Somerfield buys direct-order firm

Somerfield has shown its determination to be a major player in home shopping by acquiring a London-based business for pounds 3.25m.

Somerfield has shown its determination to be a major player in home

shopping by acquiring a London-based business for pounds 3.25m.



The supermarket chain, which is still in the process of merging its

operation with Kwik Save, has bought out Supermarket Direct, which

trades under the name of Flanagans and has a customer base of 10,000

with sales in excess of pounds 4m per year.



Flanagans operates out of a warehouse in south London and has a

dedicated call centre for taking orders.



This will be integrated with Somerfield’s own home-shopping activities -

until now based in Bristol and the South West - and managed as a

separate business division called Somerfield Direct.



Flanagans founder Dominick Scott-Flanagan and his partner David Noble

will join the Somerfield Direct board, which will be chaired by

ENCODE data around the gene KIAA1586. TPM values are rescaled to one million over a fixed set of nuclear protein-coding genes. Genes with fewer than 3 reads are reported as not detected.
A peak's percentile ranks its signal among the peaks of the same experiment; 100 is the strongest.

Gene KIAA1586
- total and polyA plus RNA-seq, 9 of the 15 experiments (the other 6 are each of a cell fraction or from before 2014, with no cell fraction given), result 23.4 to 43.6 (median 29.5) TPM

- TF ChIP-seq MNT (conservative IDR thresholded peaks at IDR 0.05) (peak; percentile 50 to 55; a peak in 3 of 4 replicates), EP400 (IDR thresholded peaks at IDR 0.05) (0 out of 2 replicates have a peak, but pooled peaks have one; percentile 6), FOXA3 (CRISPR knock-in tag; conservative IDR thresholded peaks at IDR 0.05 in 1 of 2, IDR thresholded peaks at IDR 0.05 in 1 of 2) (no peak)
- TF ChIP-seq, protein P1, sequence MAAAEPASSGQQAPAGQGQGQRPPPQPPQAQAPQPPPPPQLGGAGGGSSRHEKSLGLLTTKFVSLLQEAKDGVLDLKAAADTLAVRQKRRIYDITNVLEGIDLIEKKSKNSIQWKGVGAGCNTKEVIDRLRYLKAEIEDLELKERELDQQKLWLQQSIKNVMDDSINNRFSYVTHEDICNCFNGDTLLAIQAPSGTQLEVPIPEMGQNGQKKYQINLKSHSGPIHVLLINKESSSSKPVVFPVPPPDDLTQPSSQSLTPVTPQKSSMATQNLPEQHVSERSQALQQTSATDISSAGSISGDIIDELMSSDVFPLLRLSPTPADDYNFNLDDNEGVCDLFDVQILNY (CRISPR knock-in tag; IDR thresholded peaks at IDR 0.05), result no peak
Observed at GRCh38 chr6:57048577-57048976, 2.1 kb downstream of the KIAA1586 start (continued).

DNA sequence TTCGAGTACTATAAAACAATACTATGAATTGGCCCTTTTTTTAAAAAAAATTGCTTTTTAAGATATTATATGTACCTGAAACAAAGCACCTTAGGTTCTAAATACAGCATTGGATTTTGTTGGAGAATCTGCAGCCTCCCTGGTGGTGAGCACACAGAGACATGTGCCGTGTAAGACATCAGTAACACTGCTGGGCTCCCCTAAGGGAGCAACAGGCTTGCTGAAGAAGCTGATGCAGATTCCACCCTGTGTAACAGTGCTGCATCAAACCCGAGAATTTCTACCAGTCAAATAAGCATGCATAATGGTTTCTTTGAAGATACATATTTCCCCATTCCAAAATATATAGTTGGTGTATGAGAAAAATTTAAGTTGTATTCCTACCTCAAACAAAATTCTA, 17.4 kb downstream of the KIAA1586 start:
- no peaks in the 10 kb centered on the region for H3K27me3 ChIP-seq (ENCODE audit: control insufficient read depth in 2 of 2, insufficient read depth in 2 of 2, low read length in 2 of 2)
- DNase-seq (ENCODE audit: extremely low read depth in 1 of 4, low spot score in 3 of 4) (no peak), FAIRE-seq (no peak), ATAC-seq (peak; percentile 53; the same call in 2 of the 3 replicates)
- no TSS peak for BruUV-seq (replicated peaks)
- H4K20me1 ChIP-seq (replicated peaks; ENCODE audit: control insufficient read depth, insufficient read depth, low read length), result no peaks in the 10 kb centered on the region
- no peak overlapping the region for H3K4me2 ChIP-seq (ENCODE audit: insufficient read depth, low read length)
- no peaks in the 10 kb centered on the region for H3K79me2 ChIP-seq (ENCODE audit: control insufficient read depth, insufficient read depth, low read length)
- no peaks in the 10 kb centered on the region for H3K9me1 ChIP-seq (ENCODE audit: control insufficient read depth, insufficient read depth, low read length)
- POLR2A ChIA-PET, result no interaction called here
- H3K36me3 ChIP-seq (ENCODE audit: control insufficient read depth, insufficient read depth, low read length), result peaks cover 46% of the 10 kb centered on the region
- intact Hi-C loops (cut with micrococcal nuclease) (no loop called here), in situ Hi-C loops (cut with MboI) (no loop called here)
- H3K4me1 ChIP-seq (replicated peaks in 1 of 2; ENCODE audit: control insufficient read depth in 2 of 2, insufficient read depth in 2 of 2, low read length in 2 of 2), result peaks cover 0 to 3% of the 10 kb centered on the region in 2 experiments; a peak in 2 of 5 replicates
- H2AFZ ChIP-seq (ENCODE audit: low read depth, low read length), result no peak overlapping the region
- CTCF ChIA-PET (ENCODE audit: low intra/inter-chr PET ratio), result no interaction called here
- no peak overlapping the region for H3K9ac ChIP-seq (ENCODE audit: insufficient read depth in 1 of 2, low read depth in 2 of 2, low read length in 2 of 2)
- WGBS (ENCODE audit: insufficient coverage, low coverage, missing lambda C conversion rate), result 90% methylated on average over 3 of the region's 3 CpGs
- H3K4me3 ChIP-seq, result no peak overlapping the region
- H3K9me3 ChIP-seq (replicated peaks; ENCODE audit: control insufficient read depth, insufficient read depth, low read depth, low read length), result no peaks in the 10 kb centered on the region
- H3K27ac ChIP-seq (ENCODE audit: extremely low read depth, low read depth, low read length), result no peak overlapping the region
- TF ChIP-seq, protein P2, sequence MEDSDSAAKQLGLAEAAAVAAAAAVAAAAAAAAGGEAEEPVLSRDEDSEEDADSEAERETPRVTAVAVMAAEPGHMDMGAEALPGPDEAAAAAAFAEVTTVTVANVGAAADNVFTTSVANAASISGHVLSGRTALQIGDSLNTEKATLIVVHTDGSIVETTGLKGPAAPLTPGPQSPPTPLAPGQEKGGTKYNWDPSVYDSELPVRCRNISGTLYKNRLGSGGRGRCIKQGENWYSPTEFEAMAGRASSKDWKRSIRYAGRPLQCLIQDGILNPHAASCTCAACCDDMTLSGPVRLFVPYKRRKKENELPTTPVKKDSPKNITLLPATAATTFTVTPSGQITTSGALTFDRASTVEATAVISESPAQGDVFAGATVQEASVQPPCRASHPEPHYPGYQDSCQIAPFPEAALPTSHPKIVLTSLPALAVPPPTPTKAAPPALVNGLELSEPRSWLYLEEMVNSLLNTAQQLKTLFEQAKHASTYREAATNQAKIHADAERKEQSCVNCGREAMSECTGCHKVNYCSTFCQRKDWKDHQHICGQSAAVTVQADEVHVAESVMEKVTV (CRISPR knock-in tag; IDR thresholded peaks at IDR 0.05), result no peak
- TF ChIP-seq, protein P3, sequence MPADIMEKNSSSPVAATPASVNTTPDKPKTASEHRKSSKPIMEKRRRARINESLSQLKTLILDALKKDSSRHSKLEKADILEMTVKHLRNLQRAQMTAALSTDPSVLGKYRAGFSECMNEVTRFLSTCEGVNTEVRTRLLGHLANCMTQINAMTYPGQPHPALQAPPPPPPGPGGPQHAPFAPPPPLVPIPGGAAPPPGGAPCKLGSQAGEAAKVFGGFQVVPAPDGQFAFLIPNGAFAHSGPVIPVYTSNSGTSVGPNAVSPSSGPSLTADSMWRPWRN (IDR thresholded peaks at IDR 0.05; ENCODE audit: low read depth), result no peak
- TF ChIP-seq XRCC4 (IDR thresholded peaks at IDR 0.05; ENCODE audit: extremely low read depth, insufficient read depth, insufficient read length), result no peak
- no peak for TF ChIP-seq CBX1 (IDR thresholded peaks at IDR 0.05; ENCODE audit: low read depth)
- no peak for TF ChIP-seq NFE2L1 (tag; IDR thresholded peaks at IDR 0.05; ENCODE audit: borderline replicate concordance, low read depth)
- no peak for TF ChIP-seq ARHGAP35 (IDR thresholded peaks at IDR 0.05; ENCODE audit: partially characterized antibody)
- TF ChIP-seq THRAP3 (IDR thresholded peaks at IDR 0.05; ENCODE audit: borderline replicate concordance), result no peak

Somerfield finance director Martin Gatto. Phil Smith, Somerfield group

marketing director, also joins the board.



The chain hopes to challenge Iceland’s lead in the home-shopping

market.



A spokeswoman said that, by the end of April, Somerfield will have the

second biggest home-delivery fleet in the country after Iceland, but

with the advantage of carrying a bigger range.



The aim is to develop a network of warehouses throughout the

country.



Customers will be able to order products by telephone or fax, and

Somerfield will also extend its web site, on which customers can

currently order wine and flowers, to take orders for the full range of

home shopping.



However, it believes that the main opportunity for home shopping will

come from interactive television. In August, Somerfield Direct will

begin trading on BIB’s interactive service, Open.



The spokeswoman said: ’We believe that the way forward for home shopping

will be via TV. Most people do not have a computer at home, although the

internet may be popular for office shopping.’